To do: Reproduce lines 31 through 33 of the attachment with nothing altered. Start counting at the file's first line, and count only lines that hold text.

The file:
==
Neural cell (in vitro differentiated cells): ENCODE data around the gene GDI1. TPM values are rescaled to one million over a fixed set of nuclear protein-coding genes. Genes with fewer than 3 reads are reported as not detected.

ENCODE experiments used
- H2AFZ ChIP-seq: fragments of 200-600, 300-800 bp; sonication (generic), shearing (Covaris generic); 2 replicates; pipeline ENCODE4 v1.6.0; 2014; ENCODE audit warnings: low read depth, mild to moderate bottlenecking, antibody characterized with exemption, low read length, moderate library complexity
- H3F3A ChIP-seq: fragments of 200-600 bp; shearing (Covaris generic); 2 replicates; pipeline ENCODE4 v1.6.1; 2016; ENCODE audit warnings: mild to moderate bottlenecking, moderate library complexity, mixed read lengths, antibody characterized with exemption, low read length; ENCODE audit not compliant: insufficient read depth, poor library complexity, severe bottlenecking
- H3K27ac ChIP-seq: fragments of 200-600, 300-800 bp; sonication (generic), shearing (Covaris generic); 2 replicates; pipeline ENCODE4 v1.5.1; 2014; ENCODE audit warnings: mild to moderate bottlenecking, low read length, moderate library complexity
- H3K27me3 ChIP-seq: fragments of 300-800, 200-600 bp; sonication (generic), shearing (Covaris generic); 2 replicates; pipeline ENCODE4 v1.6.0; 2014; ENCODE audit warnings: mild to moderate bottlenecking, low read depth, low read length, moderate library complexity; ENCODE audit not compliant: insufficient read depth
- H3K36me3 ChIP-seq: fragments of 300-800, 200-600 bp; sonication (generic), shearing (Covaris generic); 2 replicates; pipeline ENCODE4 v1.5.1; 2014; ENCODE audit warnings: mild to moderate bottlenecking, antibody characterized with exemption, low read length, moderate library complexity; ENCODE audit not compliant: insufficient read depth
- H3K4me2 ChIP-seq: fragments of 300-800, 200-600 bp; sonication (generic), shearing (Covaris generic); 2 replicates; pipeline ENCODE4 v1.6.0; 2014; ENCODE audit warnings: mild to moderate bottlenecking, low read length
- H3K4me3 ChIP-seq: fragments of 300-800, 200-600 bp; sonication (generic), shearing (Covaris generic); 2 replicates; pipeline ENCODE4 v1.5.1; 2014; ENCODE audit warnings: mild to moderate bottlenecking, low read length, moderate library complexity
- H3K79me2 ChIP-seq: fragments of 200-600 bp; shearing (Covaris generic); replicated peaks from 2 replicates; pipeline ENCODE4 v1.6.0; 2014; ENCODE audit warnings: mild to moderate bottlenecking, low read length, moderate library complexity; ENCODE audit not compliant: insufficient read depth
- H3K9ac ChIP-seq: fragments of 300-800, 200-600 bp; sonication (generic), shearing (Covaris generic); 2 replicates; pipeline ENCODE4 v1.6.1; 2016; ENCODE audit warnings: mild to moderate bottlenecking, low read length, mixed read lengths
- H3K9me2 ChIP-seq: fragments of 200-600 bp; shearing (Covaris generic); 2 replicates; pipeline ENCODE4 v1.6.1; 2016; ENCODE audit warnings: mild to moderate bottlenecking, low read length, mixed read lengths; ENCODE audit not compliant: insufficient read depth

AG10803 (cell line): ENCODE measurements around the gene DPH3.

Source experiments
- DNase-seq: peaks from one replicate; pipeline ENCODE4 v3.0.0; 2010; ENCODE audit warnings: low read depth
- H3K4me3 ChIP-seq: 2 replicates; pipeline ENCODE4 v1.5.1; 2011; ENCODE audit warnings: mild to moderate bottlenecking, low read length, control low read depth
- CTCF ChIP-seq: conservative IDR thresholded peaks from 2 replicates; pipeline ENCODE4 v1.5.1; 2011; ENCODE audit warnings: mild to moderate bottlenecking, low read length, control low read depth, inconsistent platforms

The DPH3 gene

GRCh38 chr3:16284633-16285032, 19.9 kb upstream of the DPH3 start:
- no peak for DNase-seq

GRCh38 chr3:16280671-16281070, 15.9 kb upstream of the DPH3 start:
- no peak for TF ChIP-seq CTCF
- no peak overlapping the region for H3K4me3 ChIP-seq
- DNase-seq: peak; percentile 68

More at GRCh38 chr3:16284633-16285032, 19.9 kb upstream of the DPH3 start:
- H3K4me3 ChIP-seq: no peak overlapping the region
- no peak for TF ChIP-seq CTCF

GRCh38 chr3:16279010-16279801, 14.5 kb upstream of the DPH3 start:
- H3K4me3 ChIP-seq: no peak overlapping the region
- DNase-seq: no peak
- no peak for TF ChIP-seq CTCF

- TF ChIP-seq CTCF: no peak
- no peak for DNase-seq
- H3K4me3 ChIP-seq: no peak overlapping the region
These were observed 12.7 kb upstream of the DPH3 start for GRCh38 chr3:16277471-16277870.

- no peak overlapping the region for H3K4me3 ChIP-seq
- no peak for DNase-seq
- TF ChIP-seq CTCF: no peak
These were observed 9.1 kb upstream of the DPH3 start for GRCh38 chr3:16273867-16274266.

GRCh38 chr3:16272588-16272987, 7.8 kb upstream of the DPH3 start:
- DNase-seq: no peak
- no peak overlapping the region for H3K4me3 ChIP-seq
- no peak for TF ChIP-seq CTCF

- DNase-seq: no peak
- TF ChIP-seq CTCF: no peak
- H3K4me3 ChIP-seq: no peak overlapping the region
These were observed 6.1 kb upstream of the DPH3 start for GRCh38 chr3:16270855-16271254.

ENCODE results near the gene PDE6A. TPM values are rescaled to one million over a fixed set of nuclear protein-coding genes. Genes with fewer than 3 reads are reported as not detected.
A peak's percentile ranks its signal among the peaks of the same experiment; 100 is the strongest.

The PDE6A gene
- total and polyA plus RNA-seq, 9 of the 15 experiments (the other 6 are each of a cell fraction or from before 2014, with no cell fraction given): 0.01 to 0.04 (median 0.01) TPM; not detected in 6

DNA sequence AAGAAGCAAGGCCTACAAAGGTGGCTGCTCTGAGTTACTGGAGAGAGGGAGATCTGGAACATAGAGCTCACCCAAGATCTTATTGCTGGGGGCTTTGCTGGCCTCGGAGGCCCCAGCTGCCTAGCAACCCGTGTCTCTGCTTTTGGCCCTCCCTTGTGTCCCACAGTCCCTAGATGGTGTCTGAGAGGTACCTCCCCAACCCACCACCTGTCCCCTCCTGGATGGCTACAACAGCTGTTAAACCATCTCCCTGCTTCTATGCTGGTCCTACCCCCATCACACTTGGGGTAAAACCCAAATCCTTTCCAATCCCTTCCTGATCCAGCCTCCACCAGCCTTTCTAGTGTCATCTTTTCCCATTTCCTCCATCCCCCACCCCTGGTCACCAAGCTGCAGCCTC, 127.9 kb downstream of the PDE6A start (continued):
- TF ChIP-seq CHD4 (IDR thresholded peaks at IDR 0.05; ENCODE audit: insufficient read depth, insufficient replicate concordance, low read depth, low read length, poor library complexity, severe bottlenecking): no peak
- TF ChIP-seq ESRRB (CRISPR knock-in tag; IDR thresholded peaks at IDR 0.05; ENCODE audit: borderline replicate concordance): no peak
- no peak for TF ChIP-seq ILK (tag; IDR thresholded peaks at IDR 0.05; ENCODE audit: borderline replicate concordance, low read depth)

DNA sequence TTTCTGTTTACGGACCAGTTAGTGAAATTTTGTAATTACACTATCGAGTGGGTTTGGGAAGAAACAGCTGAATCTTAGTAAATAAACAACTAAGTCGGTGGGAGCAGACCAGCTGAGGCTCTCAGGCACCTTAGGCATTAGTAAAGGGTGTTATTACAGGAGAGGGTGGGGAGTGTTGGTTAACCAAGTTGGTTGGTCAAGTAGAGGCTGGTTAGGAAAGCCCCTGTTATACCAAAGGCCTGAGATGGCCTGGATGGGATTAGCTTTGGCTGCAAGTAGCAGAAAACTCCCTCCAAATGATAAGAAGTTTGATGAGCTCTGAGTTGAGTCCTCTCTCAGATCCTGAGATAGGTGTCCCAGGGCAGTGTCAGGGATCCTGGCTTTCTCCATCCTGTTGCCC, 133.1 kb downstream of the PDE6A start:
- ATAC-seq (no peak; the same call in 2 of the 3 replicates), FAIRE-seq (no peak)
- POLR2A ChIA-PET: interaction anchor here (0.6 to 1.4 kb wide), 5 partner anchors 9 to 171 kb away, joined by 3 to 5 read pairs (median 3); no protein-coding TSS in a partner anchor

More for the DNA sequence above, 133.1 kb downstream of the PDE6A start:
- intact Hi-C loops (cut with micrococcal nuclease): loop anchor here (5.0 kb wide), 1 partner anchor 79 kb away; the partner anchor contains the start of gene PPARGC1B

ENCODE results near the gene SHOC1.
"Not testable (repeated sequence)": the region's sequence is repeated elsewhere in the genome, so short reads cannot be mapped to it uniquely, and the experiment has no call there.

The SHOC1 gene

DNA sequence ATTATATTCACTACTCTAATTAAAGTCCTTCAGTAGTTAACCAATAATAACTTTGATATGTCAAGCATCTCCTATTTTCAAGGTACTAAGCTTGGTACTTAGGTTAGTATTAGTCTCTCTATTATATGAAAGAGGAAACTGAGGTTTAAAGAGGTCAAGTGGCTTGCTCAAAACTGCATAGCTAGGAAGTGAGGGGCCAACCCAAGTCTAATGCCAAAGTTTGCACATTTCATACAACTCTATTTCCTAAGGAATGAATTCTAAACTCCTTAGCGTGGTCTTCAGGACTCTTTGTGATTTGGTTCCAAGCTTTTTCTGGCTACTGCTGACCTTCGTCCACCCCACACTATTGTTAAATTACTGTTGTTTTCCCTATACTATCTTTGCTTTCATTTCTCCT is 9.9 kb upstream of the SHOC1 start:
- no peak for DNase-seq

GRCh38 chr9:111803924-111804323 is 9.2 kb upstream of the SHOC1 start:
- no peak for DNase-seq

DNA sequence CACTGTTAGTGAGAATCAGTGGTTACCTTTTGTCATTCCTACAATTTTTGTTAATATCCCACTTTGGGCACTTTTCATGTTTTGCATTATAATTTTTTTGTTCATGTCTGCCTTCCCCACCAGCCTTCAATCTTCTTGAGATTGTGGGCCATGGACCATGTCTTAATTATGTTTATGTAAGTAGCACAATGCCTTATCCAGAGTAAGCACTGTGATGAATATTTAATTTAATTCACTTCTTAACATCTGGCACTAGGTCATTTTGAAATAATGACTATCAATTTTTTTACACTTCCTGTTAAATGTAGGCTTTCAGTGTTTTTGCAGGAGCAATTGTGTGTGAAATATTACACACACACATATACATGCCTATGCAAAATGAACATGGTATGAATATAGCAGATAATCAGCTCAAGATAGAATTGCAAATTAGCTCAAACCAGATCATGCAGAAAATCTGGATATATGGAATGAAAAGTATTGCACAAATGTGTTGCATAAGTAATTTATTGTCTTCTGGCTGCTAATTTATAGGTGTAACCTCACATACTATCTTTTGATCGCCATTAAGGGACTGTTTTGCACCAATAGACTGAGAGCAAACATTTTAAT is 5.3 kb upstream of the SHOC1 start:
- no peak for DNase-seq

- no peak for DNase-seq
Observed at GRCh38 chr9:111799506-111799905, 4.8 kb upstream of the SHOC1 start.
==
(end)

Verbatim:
- no peak for TF ChIP-seq CTCF

- TF ChIP-seq CTCF: no peak
- no peak for DNase-seq